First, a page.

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I am new to core data and I have a few questions. We are developing an app that pretty much serves the function of a business directory. Therefore I have 2 entities. Category and Businesses. Any business can have 1 or more categories. Any category can have a parent category.

Now the problem is that we are getting our information from a web service so when the app runs for the first time it fetches information from the server.

Now, I am thinking about the most efficient way to import this data into core data. At first I thought of creating 2 dictionaries 1 with categories, and another one with businesses, then import categories, second import businesses, but then I think I will have to go back and set the relations between the two.

Then I thought about just creating one dictionary with categories and a dictionary of businesses inside of it but that would mean that we will be receiving duplicated business information.

What I want to do is to take the information from the server and be able to import it to core date with its relations and without having to loop too many times within these 2 sets of information. So any pointers on how to do this will be welcome.

PS. We are also creating the web service so the information can come in any way we want.

Thanks for your help.

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1 Answer 1

I dont know where the exact problem is. The only thing to do is to create the coredata-model with two entities: Category and Business which are linked with a 1-to-many-relationship (you should also set the reverse-direction)

I would implement the sync-mechanism via a Restful-Service but you dont have to. Just write a script on the server which delivers your needed data in xml or json. The iPhone is then able to parse that data and inserts the data to coredata.

an xml-exmaple

  <business name="alpha">
      <category name="cat1" />
      <category name="cat2" />
  <business name="beta">


so just create the elements at parsing xml (this is just the principle):

XmlElement* rootElement = [MyParser parseXmlAndGetDomRootElement:xmlString];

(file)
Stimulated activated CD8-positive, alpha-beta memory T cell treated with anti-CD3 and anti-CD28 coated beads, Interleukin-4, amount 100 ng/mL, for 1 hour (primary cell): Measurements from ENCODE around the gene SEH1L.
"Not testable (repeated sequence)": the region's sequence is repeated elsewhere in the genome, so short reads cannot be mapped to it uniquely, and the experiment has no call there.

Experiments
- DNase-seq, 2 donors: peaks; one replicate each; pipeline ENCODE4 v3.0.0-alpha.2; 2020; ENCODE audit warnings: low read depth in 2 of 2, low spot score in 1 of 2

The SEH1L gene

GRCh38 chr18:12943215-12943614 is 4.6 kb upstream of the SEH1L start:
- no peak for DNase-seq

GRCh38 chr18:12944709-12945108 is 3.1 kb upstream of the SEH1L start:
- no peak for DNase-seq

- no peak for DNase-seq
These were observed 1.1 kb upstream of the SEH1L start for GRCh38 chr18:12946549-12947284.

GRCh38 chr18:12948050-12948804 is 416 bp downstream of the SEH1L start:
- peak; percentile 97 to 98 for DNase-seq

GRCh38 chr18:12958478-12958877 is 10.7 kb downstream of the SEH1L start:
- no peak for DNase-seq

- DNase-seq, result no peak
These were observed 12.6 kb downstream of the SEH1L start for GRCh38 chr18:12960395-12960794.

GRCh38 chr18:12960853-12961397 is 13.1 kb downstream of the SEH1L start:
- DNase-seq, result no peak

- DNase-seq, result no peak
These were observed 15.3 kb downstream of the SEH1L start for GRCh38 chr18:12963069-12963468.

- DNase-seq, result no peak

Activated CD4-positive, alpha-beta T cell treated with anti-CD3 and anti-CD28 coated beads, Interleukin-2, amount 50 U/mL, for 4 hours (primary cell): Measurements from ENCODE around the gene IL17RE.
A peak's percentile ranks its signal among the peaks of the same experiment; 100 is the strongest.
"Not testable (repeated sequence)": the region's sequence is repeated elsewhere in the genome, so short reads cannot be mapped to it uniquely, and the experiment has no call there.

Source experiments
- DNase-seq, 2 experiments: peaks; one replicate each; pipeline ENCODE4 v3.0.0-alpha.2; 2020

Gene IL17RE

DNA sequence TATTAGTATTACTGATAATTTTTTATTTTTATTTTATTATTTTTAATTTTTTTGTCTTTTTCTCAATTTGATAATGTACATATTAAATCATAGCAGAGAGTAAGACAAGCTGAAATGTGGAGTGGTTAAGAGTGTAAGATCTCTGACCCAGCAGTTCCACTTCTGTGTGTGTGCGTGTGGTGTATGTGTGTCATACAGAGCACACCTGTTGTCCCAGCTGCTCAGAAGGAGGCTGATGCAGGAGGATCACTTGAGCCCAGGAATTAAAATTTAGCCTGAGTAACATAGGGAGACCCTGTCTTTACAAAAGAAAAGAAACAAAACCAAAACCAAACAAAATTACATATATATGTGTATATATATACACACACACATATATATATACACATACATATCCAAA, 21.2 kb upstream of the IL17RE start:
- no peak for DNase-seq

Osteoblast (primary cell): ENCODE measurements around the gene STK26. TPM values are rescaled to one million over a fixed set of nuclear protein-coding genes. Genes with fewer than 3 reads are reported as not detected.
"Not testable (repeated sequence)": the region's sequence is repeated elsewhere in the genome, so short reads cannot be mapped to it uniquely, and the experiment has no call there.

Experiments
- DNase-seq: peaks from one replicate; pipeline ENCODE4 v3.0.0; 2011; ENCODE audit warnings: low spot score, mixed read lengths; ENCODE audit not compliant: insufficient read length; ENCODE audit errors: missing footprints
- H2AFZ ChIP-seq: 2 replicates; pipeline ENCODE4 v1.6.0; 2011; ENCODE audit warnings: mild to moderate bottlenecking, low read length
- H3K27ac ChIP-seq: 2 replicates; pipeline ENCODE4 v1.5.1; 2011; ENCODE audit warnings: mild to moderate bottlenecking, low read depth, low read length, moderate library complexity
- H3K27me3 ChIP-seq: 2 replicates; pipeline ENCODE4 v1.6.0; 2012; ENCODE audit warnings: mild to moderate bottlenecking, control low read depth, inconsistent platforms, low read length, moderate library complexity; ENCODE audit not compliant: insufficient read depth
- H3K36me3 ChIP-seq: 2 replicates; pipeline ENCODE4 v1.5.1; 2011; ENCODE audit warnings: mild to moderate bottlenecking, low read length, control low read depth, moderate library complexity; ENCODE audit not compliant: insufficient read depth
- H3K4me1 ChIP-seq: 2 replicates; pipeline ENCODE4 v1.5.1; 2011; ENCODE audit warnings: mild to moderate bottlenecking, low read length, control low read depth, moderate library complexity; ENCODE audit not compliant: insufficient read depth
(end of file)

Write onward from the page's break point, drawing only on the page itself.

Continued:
for(XmlElement* businessElement in [rootElement getAllChildrenWithName:@"business"])
    Business b = [MyCoreDataHelper createBusiness];
    b.name = [businessElement attributeForName: @"name"];
    for(XmlElement* categoryElement in [b getAllChildrenWithName:@"category"])
        Category c = [MyCoreDataHelper createCategory];
        c.name = [c attributeForName:@"name"];
        c.business = b; //this will also insert the category to the categories-list of b if you set up your model correctly
[MyCoreDataHelper saveChanges];

so no dict is needed

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I got this part figured out. I am already receiving and parsing data correctly. My concern mostly is how to import this data with the right relationships into core data in the most efficient way. So far I think the best option is to keep track of each category entity in a NSDictionary and reuse them to set up the relations. I am just afraid it will take too much time/memory. Does it make sense? –  Ares Sep 7 '11 at 2:10
I dont get it. If you have configured your coredata-model correctly then you dont have any trouble to get the relation correctly. I would just order my xml like in my post. When I parse a business-tag I create a business-instance and store it in a local variable until I read the /business-tag. If I read a category-tag I create a category-instance and set the business-attribute of the category to the stored business-instance. CoreData will then insert the other direction too. So you dont need any a dict. I will edit my post to write some pseudo-code –  thomas Sep 8 '11 at 7:07
Thanks, Thomas. I understand what you are trying to say, and it certainly helps. My concern is that I don't want to "reinsert" the same category when I run into the second business with the categoryX. So I would have to query to see if the category exists or not, and I will rather avoid that. Does it make sense? –  Ares Sep 12 '11 at 18:27
ok, that makes sense in principle. But like you sayed in your first paragraph: Any business can have 1 or more categories. Any category can have a parent category. So there cannot exist a category that is part of two businesses. Because of this you dont need to check if that category or business already exists. –  thomas Sep 13 '11 at 7:41
If you want to be able to check first then you have to fetch the database first for each element: it is not so bad because CoreData caches objects. Or you store the primary key of each element in a local NSSet. –  thomas Sep 13 '11 at 7:43

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